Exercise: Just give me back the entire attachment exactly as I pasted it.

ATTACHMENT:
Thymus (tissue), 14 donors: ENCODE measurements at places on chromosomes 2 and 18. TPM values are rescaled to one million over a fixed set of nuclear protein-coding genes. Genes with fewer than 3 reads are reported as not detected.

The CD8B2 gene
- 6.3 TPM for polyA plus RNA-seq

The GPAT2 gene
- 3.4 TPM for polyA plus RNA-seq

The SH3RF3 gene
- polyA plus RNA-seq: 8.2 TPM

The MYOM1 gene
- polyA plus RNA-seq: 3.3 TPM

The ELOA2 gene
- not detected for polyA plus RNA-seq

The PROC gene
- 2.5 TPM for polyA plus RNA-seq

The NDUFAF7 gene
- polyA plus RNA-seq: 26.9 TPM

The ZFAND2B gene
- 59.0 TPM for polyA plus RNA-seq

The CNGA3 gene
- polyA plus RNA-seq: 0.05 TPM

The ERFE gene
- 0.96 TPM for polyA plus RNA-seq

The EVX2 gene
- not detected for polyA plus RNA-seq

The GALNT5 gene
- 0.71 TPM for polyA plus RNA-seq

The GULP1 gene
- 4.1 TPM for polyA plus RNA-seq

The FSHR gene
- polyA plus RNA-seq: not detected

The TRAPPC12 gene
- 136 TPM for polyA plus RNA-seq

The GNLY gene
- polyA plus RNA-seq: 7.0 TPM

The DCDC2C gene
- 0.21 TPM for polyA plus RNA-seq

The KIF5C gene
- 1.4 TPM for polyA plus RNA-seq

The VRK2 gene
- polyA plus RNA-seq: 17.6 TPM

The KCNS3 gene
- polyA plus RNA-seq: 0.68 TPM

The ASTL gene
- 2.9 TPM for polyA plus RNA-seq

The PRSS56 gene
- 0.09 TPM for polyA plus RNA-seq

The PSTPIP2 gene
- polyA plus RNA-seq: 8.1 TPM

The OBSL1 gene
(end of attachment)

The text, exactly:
Thymus (tissue), 14 donors: ENCODE measurements at places on chromosomes 2 and 18. TPM values are rescaled to one million over a fixed set of nuclear protein-coding genes. Genes with fewer than 3 reads are reported as not detected.

The CD8B2 gene
- 6.3 TPM for polyA plus RNA-seq

The GPAT2 gene
- 3.4 TPM for polyA plus RNA-seq

The SH3RF3 gene
- polyA plus RNA-seq: 8.2 TPM

The MYOM1 gene
- polyA plus RNA-seq: 3.3 TPM

The ELOA2 gene
- not detected for polyA plus RNA-seq

The PROC gene
- 2.5 TPM for polyA plus RNA-seq

The NDUFAF7 gene
- polyA plus RNA-seq: 26.9 TPM

The ZFAND2B gene
- 59.0 TPM for polyA plus RNA-seq

The CNGA3 gene
- polyA plus RNA-seq: 0.05 TPM

The ERFE gene
- 0.96 TPM for polyA plus RNA-seq

The EVX2 gene
- not detected for polyA plus RNA-seq

The GALNT5 gene
- 0.71 TPM for polyA plus RNA-seq

The GULP1 gene
- 4.1 TPM for polyA plus RNA-seq

The FSHR gene
- polyA plus RNA-seq: not detected

The TRAPPC12 gene
- 136 TPM for polyA plus RNA-seq

The GNLY gene
- polyA plus RNA-seq: 7.0 TPM

The DCDC2C gene
- 0.21 TPM for polyA plus RNA-seq

The KIF5C gene
- 1.4 TPM for polyA plus RNA-seq

The VRK2 gene
- polyA plus RNA-seq: 17.6 TPM

The KCNS3 gene
- polyA plus RNA-seq: 0.68 TPM

The ASTL gene
- 2.9 TPM for polyA plus RNA-seq

The PRSS56 gene
- 0.09 TPM for polyA plus RNA-seq

The PSTPIP2 gene
- polyA plus RNA-seq: 8.1 TPM

The OBSL1 gene